May 24, 2020
Jeff Williams Editor, Arkansas Wildlife Magazine
LITTLE ROCK — A friend of mine who grew up in Yell County was a regular visitor of the creeks that zig-zag through the Ozark and Ouachita mountains. One of his favorite fishing, swimming and paddling spots was Big Piney Creek in Pope County.
Big Piney’s Long Pool Recreation Area is popular among folks who canoe and kayak, and this young man knew well the 5-mile run down to Twin Bridges.
Big Piney can be a beast when its narrow watershed is raging after a downpour, although it wasn’t particularly rowdy that spring day. After my friend began his paddle at Long Pool, he dropped through a fast chute, was turned sideways and his canoe wrapped around a rock he had paddled by many times before. His boat – weighted down by the stream – trapped him underwater, within sight of people on the bank. By the time they were able to reach him, he had drowned in less than 4 feet of water before his 30th birthday.
Paddlers with wide ranges of skill levels drown for various reasons every year in Arkansas’s lakes, rivers and streams; a few have lost their lives this spring. The rapid rise in sales of recreational paddle boats, especially kayaks, means it’s likely more people with little experience are on the water. Experienced paddlers carry no guarantee of safety but their inexperienced colleagues certainly stand less chance of survival when trouble suddenly appears.
With a little forethought, preparation and practice, some of those disasters can be avoided.
- Above all, wear a well-fitting, U.S. Coast Guard-approved life jacket with the proper amount of buoyancy. It’s no guarantee, but no matter a paddler’s skill level, this is the best way to avoid drowning.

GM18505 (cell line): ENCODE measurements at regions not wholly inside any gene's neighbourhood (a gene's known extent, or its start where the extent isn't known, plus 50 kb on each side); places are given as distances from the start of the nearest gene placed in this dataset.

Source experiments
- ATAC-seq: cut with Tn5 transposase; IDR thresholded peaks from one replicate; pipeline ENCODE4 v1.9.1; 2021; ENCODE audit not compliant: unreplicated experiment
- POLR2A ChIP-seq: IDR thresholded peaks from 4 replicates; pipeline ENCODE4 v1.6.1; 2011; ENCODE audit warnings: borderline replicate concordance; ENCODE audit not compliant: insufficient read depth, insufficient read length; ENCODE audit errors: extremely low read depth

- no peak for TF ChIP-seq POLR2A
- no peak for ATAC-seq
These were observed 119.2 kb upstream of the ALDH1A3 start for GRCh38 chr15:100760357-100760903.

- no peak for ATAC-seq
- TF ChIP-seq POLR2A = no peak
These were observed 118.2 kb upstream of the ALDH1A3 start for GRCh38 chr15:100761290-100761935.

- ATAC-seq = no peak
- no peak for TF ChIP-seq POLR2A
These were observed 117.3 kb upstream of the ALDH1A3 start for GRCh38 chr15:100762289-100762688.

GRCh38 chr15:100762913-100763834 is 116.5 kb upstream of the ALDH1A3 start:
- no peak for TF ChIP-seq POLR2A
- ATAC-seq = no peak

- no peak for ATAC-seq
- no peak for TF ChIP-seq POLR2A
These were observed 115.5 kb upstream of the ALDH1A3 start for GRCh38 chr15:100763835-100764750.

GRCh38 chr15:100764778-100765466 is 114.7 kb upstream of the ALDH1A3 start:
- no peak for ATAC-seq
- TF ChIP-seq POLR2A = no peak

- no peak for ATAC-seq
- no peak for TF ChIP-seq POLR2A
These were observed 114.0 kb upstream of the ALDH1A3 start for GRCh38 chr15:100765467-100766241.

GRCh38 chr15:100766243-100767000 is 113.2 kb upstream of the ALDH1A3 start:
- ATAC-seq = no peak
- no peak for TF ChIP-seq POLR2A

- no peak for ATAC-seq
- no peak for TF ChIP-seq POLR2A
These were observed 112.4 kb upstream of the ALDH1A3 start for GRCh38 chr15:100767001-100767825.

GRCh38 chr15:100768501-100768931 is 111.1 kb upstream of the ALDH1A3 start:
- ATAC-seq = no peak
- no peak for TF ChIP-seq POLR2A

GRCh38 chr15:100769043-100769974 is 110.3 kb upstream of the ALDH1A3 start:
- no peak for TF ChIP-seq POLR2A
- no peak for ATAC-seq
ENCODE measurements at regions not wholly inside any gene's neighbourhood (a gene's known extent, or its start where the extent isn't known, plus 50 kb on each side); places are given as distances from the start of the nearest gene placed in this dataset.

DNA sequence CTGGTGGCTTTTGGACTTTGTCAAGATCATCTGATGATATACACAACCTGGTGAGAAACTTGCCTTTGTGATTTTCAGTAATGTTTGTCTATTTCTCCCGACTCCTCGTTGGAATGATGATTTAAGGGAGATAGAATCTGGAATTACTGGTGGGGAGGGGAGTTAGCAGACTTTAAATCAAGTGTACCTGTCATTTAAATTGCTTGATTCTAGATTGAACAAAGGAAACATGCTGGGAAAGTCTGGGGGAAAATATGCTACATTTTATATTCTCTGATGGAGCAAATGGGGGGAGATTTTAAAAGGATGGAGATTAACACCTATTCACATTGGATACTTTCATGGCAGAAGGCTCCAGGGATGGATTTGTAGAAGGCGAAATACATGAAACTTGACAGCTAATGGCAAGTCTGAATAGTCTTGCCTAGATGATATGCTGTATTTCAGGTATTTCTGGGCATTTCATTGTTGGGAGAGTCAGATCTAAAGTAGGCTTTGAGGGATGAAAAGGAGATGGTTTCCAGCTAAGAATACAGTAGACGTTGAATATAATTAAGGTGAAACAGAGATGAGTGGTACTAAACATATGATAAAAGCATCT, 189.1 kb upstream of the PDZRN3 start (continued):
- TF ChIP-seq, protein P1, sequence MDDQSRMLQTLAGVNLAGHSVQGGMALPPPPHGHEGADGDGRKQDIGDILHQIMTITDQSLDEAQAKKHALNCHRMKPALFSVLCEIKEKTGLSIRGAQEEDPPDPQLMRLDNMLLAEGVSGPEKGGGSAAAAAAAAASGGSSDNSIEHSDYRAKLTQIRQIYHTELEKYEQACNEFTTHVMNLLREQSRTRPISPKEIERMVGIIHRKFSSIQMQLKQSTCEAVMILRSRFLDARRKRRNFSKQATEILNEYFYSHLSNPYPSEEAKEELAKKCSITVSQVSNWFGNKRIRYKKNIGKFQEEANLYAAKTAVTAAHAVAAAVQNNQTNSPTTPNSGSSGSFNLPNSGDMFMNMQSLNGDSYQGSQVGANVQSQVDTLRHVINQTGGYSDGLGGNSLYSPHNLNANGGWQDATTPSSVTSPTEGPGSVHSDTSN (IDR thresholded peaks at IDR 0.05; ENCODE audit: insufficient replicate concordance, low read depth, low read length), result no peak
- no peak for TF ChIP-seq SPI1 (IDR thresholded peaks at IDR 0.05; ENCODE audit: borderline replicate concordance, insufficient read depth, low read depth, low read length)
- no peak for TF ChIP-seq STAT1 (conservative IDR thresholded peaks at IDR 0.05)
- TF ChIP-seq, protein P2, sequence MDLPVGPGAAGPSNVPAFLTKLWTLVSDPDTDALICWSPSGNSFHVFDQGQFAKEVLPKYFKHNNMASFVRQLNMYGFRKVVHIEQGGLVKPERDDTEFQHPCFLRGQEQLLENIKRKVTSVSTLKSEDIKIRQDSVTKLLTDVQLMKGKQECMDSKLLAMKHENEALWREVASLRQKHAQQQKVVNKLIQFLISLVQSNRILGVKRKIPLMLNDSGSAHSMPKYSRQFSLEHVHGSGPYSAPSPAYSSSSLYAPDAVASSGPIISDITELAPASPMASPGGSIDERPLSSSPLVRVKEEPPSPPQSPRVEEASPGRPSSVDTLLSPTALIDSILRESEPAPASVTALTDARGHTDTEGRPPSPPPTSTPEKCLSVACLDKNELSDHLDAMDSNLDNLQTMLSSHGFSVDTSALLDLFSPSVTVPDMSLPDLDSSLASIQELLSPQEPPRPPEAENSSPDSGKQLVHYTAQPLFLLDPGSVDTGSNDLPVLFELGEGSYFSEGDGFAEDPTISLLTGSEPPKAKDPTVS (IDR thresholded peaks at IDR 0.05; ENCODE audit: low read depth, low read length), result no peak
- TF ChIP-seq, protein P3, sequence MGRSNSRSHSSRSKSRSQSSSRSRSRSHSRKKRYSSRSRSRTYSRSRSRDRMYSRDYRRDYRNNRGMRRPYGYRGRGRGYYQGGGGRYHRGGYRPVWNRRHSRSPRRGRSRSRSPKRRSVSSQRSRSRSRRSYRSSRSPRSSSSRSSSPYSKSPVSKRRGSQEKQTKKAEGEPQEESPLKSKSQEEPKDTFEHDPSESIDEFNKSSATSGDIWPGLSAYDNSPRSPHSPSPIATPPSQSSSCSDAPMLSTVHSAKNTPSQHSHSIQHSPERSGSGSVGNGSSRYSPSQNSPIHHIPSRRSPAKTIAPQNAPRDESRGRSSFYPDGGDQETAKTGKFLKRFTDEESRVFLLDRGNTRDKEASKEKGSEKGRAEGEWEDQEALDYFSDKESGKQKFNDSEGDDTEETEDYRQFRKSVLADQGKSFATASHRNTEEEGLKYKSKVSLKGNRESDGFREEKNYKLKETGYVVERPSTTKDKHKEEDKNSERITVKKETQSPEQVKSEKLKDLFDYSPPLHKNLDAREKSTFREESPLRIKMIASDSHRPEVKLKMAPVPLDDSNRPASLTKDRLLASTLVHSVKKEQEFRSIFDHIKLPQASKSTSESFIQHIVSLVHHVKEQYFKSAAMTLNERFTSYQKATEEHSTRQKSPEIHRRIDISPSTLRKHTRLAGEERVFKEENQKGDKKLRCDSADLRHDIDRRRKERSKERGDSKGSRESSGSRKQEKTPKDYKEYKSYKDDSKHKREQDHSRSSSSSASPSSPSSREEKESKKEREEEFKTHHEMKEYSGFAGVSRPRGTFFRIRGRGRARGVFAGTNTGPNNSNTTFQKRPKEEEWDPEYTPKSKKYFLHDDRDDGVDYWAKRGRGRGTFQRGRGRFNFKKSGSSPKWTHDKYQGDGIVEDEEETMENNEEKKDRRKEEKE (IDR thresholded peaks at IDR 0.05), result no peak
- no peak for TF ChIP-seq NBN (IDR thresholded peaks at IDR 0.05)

- Assume you will be immersed at some point during your adventure. Dress for the water temperature, not the air temperature, which leads to this advice: In cool weather, always pack dry clothes in a waterproof container to avoid hypothermia. Also pack an extra paddle with someone in your party.
- Research the water where you’ll be paddling. Many small streams can become raging torrents with only a slight bit of rain in the watershed. Rain miles upstream can cause sudden rises in water level and current. Be prepared to change locations or cancel if the forecast calls for rough conditions.
- Paddle water suited to your skill. This goes hand-in-hand with knowing the water you plan to paddle. Do not rely on someone else in your party to know all the details about the water level, where the put-in is and where the take-out is. Who will you call in a dangerous situation? Know this information before you go.
- If you’re a novice, paddle with someone who’s experienced and don’t paddle alone. Watch what they do and ask questions.
- File a float plan; let someone know where you’re going and when you expect to return.
- Don’t get a ticket – According to Arkansas law, children 12 and under must wear a U.S. Coast Guard-approved life jacket; everyone else must have one ready to use. Canoes and kayaks 16 feet and longer must have a throwable life preserver aboard. Glass containers are illegal in canoes and kayaks. Cooler lids must be securely fastened, each boat must have an attached, closeable trash container, and beverages must be in floating holders.
Are you thinking about buying your first new or used kayak? Here are some tips to consider.
- Buy a boat that fits what you intend to do. If you plan to learn to spend your time on whitewater, buy a whitewater boat. The same goes for recreational boats, made for slower streams and flat water, and longer kayaks built for speed. All these boats have characteristics that suit them to different types of water.
- Take your boat to a calm, shallow lake or pond and become familiar with it, preferably with an experienced paddler. Fill it with water to see how it changes (notice how heavy it is). Get in it and turn yourself over with someone nearby to help – it’s going to happen sooner or later and it’s best to learn how to deal with capsizing before you’re on moving water.
- Learn how to get back in, which is called self-rescue. This could save your life.
- After you’ve taken these steps on still water, do the same thing in a slow-moving creek. Work your way up to faster currents slowly; there’s plenty to enjoy along the way.
If paddling is for you and you’d like to learn various strokes and rescue techniques, take a class. Local groups such as the Arkansas Canoe Club welcome new members who are interested in learning. The American Canoe Association and the American Red Cross websites offer training videos, books and information about everything from paddling strokes to essentials for a float trip.